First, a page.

Re: Advice on software testing?

Subject: Re: Advice on software testing?
From: "Peter Neilson" <neilson -at- windstream -dot- net>
To: techwr-l -at- lists -dot- techwr-l -dot- com
Date: Wed, 10 Aug 2011 13:14:46 -0400

Not really true. I may see a bug, but understand that it results from a bad design decision that I had previously not noticed. "You show 'completed' in yellow and 'important' in gold. Are you aware that those who have only 8-bit color (and that fortunately includes two of the test team) see those colors as the same? Can we be certain that none of the customers have 8-bit color? Is it too late to change the colors?" [And I've not even gotten to colorblindness and how to design for it.]

The "obvious" response (which I have seen in a similar situation) is "Get the testers some equipment that's more modern," while the correct action is to expand the design requirements to capture an inventory of actual customer equipment or else to require the customers comply with the new standard (explained in the _documentation_).

So if I report a bug, it is perfectly valid for me to state any of these observations and indeed several others:
(1) Fails the test, as described [here].
(2) Nominally passes the test, but fails perceived usability [and why].
(3) Passes the test, but the standards are set incorrectly, leading to a failure of a later test.
(4) The test is broken, failing to show failure.
(5) Everything passes, but so marginally that I'm worried.
(6) The product's code appears to contain paths that are either untestable or unreachable.

With sufficient detail of reporting the tester can still continue to leave the ship/don't-ship to others unless asked. "Number of bugs" is normally an insufficient criterion. "Number of blocking bugs" usually is, and the tester may correctly be required to identify potentially blocking bugs as such.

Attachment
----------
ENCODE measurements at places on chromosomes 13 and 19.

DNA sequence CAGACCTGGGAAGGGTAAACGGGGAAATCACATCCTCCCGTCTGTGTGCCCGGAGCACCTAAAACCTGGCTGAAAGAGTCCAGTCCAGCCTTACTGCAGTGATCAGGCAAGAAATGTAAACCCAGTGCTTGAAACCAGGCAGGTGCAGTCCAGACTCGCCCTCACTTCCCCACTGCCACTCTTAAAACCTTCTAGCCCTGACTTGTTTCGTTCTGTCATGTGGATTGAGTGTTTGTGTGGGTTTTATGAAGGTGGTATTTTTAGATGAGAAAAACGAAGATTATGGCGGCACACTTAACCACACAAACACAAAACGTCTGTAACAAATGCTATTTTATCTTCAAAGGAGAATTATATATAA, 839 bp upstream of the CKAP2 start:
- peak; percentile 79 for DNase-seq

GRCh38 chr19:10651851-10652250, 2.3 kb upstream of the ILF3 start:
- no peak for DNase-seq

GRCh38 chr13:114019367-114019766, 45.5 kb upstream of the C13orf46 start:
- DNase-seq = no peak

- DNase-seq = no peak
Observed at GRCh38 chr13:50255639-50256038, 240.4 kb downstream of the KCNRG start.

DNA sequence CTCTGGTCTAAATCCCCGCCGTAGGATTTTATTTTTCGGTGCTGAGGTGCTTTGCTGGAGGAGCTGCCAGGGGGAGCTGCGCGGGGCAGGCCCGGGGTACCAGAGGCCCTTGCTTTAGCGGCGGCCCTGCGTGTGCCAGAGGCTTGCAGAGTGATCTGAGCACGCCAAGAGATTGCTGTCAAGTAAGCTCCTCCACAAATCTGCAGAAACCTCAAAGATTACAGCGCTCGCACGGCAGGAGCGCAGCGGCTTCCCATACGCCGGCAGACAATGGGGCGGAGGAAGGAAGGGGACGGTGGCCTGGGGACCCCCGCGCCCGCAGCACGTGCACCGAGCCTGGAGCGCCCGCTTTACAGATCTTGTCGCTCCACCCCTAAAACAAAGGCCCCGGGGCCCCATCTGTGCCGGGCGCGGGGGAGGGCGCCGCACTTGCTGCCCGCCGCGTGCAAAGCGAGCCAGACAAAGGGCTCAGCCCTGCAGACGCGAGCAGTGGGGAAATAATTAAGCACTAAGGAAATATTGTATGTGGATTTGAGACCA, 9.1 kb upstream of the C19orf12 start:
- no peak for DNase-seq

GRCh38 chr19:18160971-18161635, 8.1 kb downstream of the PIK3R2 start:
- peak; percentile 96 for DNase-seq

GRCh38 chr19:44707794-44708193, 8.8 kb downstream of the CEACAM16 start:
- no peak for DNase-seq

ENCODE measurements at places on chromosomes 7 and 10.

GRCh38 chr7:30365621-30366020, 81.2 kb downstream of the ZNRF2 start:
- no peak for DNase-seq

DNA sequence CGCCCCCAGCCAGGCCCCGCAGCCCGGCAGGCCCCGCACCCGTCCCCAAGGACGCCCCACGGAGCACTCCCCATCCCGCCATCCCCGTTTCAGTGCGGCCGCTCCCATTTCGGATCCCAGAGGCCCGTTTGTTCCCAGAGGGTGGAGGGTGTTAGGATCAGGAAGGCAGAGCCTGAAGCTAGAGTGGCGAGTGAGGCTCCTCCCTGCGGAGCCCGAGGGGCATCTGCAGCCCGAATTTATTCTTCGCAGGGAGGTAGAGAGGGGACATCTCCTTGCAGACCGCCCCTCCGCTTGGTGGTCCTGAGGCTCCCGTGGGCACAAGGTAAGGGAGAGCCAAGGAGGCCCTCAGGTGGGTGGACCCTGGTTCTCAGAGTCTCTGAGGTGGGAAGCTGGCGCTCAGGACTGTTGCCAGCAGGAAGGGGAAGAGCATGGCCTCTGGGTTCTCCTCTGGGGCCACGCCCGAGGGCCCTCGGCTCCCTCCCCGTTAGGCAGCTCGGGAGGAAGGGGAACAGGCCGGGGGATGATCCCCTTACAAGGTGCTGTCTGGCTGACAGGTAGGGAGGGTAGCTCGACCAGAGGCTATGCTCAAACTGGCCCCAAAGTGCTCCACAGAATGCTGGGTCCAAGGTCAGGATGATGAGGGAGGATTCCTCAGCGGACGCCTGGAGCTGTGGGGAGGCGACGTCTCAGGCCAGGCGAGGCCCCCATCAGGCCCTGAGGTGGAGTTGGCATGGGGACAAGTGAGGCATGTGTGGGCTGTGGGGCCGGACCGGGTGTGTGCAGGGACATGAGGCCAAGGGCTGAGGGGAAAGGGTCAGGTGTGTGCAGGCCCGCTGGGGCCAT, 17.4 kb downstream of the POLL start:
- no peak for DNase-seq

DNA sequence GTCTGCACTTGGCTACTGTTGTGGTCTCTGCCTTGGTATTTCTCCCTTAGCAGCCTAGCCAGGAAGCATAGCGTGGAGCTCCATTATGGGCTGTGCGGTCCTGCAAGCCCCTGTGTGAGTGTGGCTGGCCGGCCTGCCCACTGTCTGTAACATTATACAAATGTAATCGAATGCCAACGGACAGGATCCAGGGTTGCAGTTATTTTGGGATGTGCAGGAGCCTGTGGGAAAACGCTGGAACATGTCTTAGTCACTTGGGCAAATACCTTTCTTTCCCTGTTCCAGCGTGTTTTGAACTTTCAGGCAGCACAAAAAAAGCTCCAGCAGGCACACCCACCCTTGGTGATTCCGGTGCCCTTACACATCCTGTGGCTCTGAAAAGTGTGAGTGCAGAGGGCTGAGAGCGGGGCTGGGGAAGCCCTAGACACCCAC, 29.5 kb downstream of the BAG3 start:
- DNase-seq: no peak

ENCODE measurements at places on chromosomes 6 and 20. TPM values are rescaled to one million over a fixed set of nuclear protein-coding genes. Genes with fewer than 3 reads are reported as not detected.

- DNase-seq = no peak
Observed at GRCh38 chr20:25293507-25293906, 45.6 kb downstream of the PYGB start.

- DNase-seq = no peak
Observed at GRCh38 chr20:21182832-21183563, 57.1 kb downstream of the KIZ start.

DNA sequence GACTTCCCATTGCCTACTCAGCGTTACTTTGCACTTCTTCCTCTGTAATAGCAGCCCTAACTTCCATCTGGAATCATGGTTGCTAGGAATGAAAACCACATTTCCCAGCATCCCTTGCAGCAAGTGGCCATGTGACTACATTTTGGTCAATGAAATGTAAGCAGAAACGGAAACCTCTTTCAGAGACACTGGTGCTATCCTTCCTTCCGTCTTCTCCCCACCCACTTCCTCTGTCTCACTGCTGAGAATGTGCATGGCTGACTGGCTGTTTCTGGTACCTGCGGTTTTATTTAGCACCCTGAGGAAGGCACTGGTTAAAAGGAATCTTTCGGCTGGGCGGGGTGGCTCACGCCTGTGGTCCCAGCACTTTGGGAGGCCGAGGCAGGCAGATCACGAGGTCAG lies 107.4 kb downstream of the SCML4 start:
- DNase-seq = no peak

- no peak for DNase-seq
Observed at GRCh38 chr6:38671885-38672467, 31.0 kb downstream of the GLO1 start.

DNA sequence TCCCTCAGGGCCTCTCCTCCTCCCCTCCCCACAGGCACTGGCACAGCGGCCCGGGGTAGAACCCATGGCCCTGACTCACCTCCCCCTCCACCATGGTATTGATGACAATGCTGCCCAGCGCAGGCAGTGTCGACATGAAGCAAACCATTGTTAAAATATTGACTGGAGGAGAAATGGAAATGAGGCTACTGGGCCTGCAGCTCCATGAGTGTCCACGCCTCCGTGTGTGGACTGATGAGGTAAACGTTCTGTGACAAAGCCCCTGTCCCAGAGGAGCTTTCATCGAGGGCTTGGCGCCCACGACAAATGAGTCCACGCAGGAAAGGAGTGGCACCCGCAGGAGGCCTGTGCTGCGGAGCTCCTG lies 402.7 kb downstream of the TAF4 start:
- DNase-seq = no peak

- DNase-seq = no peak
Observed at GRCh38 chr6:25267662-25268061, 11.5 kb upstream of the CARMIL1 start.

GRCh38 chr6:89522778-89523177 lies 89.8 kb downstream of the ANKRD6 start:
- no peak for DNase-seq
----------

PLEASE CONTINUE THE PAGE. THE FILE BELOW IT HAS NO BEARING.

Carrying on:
An additional testing problem that can arise is the bug newly discovered in a section of the product that was not changed. That can generate a lot of finger-pointing. "Why didn't you find it before?" "What part of the test did you change?" "Did we sneak in the new version of the xx library by mistake?"

Battles between testers and developers are common. "It's NOT a bug. Read the design specs." "Yes it is. It fails to work with Internet Explorer." "Then that's a bug in IE, not the product." "But the customers use it with IE!"

On Wed, 10 Aug 2011 12:07:41 -0400, Dan Goldstein <DGoldstein -at- riverainmedical -dot- com> wrote:

Not sure what "position" can a tester have on a bug, other than, "The
bug exists, and here are the ramifications."

The tester's report should be read by those deciding whether or not the
product can be shipped. But the tester (and the report) can remain
neutral on the decision itself.

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Advice on software testing?: From: Cardimon, Craig
Re: Advice on software testing?: From: Dana Worley (MVP/JB)
RE: Advice on software testing?: From: Dan Goldstein

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